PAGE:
A simple rule of thumb for rigging forces from full-size tests

Author:  Andreas Detter
Last Updated:  14/08/2018
Lifting and resetting the test mass. The climber and mass were anchored with two fully independent systems. (Photo: Treemagineers Ltd)

Lifting and resetting the test mass. The climber and mass were anchored with two fully independent systems. (Photo: Treemagineers Ltd)

In the course of the Health and Safety Executive Rigging Research, studies on rigging forces have been conducted by blocking the friction device and measuring forces in the block at the rigging point during simulated drops.

The recorded peak forces did not act parallel to the trunk but on average at an angle of 30° to 40° to the trunk axis. This creates a lateral bending moment that may cause a stem used as an anchor point to fail. The forces that occur at the rigging point (i.e. the block) exceeded the weight of the lowered section by an average of 8 to 12 times, and this factor decreases with increasing mass (HSE Rigging Report 2008). In more recent drop tests with Teufelberger Ropes, the Treemagineers used logs with a mass of up to 750kg, which is three times the mass of the biggest sections used in previous tests (Donzelli et al., 1998; HSE Rigging Report, 2008; Kane et al., 2009).

Snatching one of the medium-size test masses. All drops were static. The piece was tied off on the lowering device at the base of the tree. (Photo: Treemagineers Ltd)

Snatching one of the medium-size test masses. All drops were static. The piece was tied off on the lowering device at the base of the tree. (Photo: Treemagineers Ltd)

The calculation of the forces that may occur at the anchor point during rigging operations is very complex, since numerous factors interact, and directly or indirectly affect the result. In addition to the mass of the lowered section, for example, the properties and length of the rope used also play an important role. For the experiments that are evaluated in Figure 1, only two types of rigging rope (double braid and kernmantle type) with 12mm and 14mm diameter were used. For those rigging systems, a rule of thumb for estimating the peak force in a worst-case scenario was derived.

According to this rule, the force peak on the pulley can be assumed to be 8 times the mass of the trunk plus 500kp (kilopond [kp] is a force unit equal to the weight of 1kg). The load on the short end of the rope connected to the dropped section (lead of the line) can be estimated by dividing this value by 1.8 (HSE Rigging Report 2008). This rule is of course a simplification, but it underestimated the peak forces for trunk sections by less than 10% in 22 drops where the friction device was blocked. On the other hand, the result was only by a quarter too high at max in this series of tests.

The estimates by this rule of thumb should not be readily applied to other rigging scenarios and different kinds of rope. For example, the use of more rigid ropes with higher strength or other braiding may lead to greater peak forces. Other tests show that when lowering crown sections that are still in leaf, even with a locked friction device, peak forces do not exceed the forces generated during the slow ‘dynamic’ deceleration of trunk sections with similar mass. These relationships are further explained in Chapter 8 of the HSE Rigging Report.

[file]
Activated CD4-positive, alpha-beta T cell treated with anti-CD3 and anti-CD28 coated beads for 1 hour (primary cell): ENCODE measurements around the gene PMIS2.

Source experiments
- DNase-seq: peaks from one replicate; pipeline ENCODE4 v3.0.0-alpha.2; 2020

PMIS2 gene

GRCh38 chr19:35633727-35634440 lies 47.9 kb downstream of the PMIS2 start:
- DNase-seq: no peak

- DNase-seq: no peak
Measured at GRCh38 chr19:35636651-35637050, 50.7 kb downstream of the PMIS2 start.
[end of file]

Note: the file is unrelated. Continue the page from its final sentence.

Figure 1: Evaluation of forces generated at the rigging point (block) during 22 topping-down operations of trunk sections with locked friction device. Data on P. sitchensis courtesy of Treemagineers and Teufelberger Ropes; other data from the HSE Rigging Report.

Figure 1: Evaluation of forces generated at the rigging point (block) during 22 topping-down operations of trunk sections with locked friction device. Data on P. sitchensis courtesy of Treemagineers and Teufelberger Ropes; other data from the HSE Rigging Report.

Unfortunately, studies where a forcemeter is placed between the pulley and the anchor sling at the rigging point may be misleading (e.g. Donzelli et al., 1998; Kane et al., 2009). With this setup, the actual distance of fall is significantly extended, and much greater forces will be recorded than in real tree care operations. In the meantime, however, a load sensor has been developed by Straightpoint in cooperation with the Treemagineers, which is integrated into a rigging block and thus enables unadulterated measurements of the forces during rigging operations.

The rule of thumb is displayed as the dashed line; the solid line indicates the average correlation between mass of section and generated peak force at the rigging point. The R2 value of this trend (least squares method) is close to 0.97 which qualifies the mass of the log as a very good indicator of the peak force (cf. Kane et al., 2009). Yet, using different ropes, setting up different rigging systems with reduced rope length or performing different rigging operations may alter the actual forces significantly. Therefore, the rule of thumb can only be applied by with caution and must be adapted to the actual situation by an experienced and competent person.

Andreas Detter holds an engineering degree in landscape architecture and works as a consultant, researcher and trainer at Brudi & Partner TreeConsult, Germany. He was the primary author of the HSE Rigging Report (2008), and he is still involved in research projects that aim at increasing work safety for arborists during climbing and rigging. He frequently teaches and publishes in the fields of tree biomechanics, basics of the pulling test method, ancient and habitat tree management and cabling of tree crowns.


Detter, A., Cowell, C., McKeown, L., Howard, P. 2008. Evaluation of Current Rigging and Dismantling Practices Used in Arboriculture (Research Report No. RR668), HSE Books. Health and Safety Executive, Norwich, UK. www.hse.gov.uk/research/rrpdf/rr668.pdf.

Donzelli, P.S., Palmer, K., Tompkins, R., Longstaff, S. 1998. ‘Dynamic Forces of Rigging Operations in the Tree Care Industry’. Poster.

Kane, B., Brena, S., Autio, W. 2009. ‘Forces and stresses generated during rigging operations’. Arboriculture & Urban Forestry 35: 68–74.

Schwenteck, G. 2014. ‘Dynamic Loading of Rigging Ropes under Practical Conditions’ (Diploma thesis). Technical University Dresden, Germany.

Article taken from Issue 182 of the ARB Magazine.